Nuclear weapons proliferation has been described as the “largest single vulnerability associated with the expansion of nuclear power”.1 Restricting the spread of nuclear material whilst at the same time promoting nuclear power simply does not work.
The idea that conventional nuclear reactors are somehow proliferation resistant is based on a fundamental misconception. Separating weapons-useable plutonium from spent nuclear waste fuel does not require a large industrial-scale reprocessing facility like Sellafield. A quick and simply designed plutonium separation plant could be operational in four to six months.
A global expansion of nuclear power will also require a proportional expansion of uranium enrichment capacity, which could also be used to produce weapons-grade uranium and would probably lead to an expansion of reprocessing too. The diffusion of knowledge and the increase in global trade of the specialized materials and equipment needed to build and operate uranium enrichment facilities and reprocessing plants would make it more difficult to detect clandestine weapons programmes.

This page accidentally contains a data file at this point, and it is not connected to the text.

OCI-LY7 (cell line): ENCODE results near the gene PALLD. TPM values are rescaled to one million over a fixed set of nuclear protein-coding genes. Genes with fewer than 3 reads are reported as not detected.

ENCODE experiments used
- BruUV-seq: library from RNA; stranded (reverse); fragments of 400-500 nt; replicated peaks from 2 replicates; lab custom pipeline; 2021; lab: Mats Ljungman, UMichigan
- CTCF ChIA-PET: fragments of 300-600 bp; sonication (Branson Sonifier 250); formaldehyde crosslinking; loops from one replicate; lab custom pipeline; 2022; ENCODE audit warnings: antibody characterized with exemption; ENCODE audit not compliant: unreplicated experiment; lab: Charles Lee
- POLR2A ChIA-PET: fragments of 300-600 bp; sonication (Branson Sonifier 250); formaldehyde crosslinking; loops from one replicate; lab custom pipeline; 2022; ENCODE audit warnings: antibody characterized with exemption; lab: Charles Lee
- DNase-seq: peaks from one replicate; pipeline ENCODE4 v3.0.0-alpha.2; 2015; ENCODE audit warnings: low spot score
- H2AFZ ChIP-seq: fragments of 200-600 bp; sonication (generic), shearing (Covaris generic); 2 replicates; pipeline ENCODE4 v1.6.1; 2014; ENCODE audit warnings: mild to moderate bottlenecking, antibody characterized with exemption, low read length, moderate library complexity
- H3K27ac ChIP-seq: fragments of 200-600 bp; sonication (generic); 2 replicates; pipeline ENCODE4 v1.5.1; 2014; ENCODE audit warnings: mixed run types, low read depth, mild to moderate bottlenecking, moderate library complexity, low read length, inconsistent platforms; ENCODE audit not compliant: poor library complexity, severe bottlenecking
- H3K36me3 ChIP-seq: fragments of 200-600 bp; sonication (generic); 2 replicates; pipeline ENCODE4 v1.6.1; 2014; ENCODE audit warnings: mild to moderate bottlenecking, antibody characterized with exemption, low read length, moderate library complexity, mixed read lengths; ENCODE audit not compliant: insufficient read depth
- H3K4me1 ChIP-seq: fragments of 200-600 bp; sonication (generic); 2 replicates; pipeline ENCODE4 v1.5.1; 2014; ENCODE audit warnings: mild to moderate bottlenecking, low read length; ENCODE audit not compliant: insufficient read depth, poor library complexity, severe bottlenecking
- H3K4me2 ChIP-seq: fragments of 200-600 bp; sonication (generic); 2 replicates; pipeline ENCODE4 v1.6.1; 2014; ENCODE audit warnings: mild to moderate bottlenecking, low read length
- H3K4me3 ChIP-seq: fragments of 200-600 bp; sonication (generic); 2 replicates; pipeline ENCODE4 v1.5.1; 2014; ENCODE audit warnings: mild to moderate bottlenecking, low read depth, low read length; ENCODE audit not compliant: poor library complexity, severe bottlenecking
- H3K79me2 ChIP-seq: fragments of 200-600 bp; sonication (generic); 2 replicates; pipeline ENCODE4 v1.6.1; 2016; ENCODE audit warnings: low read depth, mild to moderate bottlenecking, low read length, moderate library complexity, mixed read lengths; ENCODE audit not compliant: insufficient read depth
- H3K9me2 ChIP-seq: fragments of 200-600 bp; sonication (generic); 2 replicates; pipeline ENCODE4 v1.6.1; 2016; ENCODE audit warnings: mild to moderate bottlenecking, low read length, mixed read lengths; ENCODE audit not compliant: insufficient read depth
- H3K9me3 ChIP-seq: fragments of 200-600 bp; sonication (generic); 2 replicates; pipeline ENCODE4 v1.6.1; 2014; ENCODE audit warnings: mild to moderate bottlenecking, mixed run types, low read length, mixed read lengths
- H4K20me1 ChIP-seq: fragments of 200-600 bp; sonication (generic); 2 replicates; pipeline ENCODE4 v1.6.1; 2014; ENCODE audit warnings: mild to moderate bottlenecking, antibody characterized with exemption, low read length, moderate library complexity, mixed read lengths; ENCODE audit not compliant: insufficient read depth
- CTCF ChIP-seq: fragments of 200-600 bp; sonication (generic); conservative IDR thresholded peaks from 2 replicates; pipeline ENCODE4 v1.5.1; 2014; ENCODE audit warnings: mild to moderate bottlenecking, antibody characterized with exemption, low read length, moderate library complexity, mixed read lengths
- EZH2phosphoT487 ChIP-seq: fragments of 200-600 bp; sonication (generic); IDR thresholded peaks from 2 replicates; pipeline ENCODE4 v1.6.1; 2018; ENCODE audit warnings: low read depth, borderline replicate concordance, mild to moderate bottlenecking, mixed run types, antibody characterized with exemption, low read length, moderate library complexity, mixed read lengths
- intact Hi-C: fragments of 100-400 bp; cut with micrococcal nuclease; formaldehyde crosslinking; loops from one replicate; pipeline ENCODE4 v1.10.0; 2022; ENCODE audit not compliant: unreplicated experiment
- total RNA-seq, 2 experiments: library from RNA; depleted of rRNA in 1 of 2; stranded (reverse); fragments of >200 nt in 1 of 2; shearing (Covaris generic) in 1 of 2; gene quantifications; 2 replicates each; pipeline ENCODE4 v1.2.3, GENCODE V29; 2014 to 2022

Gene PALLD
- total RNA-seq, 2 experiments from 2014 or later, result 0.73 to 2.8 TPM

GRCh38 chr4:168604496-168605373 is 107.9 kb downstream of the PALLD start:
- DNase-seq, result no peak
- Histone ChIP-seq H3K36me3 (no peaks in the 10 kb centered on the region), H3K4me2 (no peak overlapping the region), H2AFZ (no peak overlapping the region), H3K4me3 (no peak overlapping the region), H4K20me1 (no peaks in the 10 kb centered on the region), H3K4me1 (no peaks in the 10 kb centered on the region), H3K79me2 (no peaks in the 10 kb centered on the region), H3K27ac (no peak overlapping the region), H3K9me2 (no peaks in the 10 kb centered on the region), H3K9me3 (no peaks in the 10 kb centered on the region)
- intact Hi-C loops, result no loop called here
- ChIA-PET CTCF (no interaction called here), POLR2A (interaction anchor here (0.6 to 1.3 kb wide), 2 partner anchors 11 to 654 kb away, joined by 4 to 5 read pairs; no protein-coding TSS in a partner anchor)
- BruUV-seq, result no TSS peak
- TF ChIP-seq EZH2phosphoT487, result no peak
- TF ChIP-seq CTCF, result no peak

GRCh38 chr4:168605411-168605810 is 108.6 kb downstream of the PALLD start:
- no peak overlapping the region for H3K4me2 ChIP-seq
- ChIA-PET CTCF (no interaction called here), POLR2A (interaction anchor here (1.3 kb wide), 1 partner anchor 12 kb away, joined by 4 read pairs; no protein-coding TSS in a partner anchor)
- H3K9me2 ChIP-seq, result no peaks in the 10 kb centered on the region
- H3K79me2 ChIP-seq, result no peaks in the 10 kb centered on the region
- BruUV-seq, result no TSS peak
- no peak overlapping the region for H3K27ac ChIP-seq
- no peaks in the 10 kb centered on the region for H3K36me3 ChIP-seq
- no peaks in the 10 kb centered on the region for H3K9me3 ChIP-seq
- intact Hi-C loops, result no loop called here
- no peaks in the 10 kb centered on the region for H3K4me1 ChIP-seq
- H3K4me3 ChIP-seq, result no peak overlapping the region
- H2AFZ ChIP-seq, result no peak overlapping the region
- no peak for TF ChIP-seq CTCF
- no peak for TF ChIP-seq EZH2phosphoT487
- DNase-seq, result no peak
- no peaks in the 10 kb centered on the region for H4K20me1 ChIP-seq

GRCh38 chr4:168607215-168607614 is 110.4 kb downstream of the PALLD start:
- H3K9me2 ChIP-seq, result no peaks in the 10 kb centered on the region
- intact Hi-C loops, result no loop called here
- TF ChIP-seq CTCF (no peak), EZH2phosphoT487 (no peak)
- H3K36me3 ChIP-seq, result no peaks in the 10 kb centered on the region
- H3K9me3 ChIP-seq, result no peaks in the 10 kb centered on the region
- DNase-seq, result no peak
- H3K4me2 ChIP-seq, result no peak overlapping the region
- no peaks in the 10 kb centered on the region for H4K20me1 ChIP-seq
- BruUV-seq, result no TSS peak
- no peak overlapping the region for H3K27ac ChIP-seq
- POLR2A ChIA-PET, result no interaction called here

The nuclear industry has a vision of a world fuelled by nuclear energy with most spent fuel being reprocessed to separate plutonium which is then used to fuel fast reactors, which produce more plutonium. This scenario will almost certainly never come to fruition because of technical, economic and other obstacles. But, in the meantime, spreading civilian technology around the globe threatens to open a Pandora’s Box with multiple mini-Cold Wars springing up in trouble spots around the world.